Toward the end of this film he suggests that each of us can participate in this global community effort by wearing a smile more often, and by developing a better sense of humor to add more balance to our lives.
Consider watching this important film with family and friends. Allow time after the viewing for discussion and dialogue to see how you can and will benefit from his universal message of hope.
“Be a lighthouse rather than a lifeboat. Guide by example, and let others find their own way.”
Image from Unsplash by Courtney Corlew
To what extend do you consider yourself a leader? Perhaps you are a manager or executive. Maybe you have your own company or plan on starting one soon. What is your leadership style? Are you a lighthouse that shines your light as a vision to guide and inspire? Perhaps you operate as a lifeboat, constantly doing far too much of the heavy lifting and seeing it as your job to save people and carry them to safety.
Who are the leaders that have inspired you through their good examples and challenged you to always be and do your best?
The key word in the last sentence is “Your,” which points to the critical aspect of living an authentic self-directed life.
Where might a “less you” and “more them” approach to leadership be the best approach to realize greater fulfillment and success for everyone?
Note: If you happen to be a parent, please try this approach with your children. Feel free to reply to this post and let me know how things go!
“Leadership is not about titles, positions, or flow charts. It is about one life influencing another.”
—John Maxwell, American Leadership Author
Image from Unsplash by Monica Melton
The subject of leadership has fascinated mankind for millennia. We can all recall fantastic accounts of great leaders, recorded in various ways.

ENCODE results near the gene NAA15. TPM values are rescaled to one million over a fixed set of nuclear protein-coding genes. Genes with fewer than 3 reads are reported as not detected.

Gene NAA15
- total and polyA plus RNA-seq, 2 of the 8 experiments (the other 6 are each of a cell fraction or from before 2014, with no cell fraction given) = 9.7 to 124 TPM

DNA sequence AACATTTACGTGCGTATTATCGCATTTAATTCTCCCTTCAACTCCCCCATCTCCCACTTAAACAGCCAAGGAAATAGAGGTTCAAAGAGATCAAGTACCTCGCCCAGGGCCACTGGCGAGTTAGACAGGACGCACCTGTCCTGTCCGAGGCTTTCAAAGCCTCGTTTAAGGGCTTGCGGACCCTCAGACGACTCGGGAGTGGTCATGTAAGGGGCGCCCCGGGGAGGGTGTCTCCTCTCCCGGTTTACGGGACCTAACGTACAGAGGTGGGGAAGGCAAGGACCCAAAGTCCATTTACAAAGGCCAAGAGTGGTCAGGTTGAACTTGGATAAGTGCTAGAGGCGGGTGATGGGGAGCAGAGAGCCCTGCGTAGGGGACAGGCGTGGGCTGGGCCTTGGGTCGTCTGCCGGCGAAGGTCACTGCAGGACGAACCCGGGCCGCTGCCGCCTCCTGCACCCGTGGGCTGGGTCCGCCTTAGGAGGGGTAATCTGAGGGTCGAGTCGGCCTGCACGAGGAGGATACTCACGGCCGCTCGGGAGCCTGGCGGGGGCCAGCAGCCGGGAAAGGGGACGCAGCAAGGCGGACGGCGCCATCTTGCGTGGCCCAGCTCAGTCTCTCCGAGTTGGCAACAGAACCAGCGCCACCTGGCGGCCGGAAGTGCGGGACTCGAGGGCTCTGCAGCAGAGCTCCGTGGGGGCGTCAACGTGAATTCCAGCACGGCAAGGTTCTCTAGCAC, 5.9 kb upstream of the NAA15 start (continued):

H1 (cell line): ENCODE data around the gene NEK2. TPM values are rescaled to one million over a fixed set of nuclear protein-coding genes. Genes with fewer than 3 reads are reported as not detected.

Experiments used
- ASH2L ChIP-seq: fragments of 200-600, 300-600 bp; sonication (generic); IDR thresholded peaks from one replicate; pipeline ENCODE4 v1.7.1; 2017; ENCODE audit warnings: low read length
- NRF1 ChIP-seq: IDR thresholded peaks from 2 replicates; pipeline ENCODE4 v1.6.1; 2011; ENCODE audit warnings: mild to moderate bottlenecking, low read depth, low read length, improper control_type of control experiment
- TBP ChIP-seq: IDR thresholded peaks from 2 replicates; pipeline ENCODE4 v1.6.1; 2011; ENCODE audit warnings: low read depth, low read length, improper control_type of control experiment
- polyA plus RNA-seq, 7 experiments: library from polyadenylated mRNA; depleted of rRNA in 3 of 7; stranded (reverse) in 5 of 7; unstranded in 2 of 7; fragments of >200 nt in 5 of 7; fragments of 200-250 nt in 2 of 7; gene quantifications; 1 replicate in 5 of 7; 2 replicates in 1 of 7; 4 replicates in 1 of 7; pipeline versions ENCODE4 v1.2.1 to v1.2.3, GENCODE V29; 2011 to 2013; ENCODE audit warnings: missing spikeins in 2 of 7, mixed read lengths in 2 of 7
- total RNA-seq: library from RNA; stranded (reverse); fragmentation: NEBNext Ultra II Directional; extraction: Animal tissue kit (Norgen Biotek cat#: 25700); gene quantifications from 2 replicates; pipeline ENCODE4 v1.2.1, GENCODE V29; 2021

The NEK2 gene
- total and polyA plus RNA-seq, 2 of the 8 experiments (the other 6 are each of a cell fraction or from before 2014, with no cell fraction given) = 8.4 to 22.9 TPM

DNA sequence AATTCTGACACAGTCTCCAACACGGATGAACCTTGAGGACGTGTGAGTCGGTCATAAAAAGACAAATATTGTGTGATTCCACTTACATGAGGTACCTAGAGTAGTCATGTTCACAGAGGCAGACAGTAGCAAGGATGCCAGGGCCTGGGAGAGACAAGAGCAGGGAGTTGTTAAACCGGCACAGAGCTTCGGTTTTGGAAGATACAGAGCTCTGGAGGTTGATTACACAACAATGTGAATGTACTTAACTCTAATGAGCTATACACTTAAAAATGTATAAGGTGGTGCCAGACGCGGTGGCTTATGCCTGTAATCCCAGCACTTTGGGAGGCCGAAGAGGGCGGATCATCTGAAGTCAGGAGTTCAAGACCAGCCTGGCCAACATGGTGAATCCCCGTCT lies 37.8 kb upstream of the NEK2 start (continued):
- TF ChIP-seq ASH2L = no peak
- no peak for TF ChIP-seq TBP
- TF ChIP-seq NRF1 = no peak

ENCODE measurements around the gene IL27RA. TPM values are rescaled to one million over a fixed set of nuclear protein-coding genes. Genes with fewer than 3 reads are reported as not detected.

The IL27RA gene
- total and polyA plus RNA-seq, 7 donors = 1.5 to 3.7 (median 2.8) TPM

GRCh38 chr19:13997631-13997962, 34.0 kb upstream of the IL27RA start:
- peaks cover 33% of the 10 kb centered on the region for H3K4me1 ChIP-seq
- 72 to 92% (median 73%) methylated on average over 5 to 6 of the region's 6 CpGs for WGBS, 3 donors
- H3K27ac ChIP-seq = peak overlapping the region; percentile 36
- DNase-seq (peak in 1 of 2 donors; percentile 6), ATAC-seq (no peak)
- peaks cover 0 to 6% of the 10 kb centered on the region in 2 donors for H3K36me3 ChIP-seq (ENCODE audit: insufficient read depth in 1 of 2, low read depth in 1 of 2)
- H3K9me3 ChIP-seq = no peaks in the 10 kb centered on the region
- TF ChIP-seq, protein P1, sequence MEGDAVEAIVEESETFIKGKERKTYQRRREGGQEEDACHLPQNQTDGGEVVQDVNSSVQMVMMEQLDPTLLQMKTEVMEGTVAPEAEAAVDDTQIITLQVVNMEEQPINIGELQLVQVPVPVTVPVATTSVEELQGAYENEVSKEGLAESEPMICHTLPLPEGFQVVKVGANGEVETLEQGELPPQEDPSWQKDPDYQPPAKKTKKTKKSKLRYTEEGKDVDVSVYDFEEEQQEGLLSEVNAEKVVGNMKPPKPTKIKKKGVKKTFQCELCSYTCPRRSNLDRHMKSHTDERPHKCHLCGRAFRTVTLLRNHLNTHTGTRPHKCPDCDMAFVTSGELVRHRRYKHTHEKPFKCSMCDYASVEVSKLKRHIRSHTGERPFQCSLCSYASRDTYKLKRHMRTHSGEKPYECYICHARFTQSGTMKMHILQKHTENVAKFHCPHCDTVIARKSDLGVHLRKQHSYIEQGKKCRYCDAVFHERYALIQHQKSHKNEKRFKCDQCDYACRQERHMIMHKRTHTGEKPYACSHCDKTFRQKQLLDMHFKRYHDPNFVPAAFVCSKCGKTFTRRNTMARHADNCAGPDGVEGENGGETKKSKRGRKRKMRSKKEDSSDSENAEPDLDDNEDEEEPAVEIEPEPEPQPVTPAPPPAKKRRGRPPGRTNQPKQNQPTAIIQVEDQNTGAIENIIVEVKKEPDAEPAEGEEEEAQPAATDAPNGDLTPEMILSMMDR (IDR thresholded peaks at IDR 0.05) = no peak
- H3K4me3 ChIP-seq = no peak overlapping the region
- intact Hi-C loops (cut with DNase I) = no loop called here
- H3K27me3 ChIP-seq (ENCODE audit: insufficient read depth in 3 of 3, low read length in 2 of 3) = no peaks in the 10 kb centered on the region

Who are some of the greatest leaders you recall? Which of them makes the list for their noteworthy contributions?
Unfortunately, many of us consider leadership a rarity, with only a very select and limited list of people who deserve the acknowledgement.
If, however, we remove the need for titles and look to see who has influenced others, we discover that we, too, are leaders for ourselves and others on a daily basis.
Where and how can you further your development and mastery as a leader with an even more positive and lasting influence on others?
“When the heart is afire, some sparks will fly out of the mouth.”
—Thomas Fuller, 15th Century British historian
Image from Unsplash by Jamie Street
Today’s quote is about leadership. Take a moment to consider the sparks flying out of people’s mouths these days. Gun control, global warming, nuclear proliferation, politics, and the economy are just a few of the hotly debated subjects.
What topics have your heart afire? To what degree do you share your own thoughts and opinions on those topics with others?
Where is the status quo unacceptable in your personal or professional worlds? Where can and will you play a greater leadership role and let a few more sparks fly out of your mouth, sharing your heartfelt beliefs?
“Drop the hammer and pick up the shovel.”
—attributed to J.A. Dever
Image from Flickr by Daniel R. Blume
If you are a student of leadership and management theory, I’m sure you are fully aware that the old school “Command and Control” Taskmaster, or in this case, “Drop the Hammer” approach to success is history.
With the intense competition for talent, organizations and their leaders must create collaborative and cooperative cultures wherein each employee can develop and contribute in a meaningful way to remain engaged. Without the side-by-side pursuit of individual and organizational achievement, many top people will seek their futures elsewhere.
Where would more of a “Pick up the Shovel,” team leader approach to people and results be just the ticket for you and your organization to thrive today, and well into the future?
“Who can you give the credit to, before you take some for yourself?”
—Michael Bungay Stainer, Founder of Box of Crayons
Harry S. Truman once said, “You can accomplish anything in life, provided that you do not mind who gets the credit.”
The classic book, Good to Great by Jim Collins supports this idea as a critical characteristic of what he calls Level 5 Leadership. Collins found, through extensive research, that the focus on the success of others rather than on one’s own contributions and accomplishments were key attributes for those who achieved breakthrough results.
Who in your professional or personal communities has earned and deserves far more credit than they are currently given? When will you recognize and reward their significant contribution – today, and on an ongoing basis?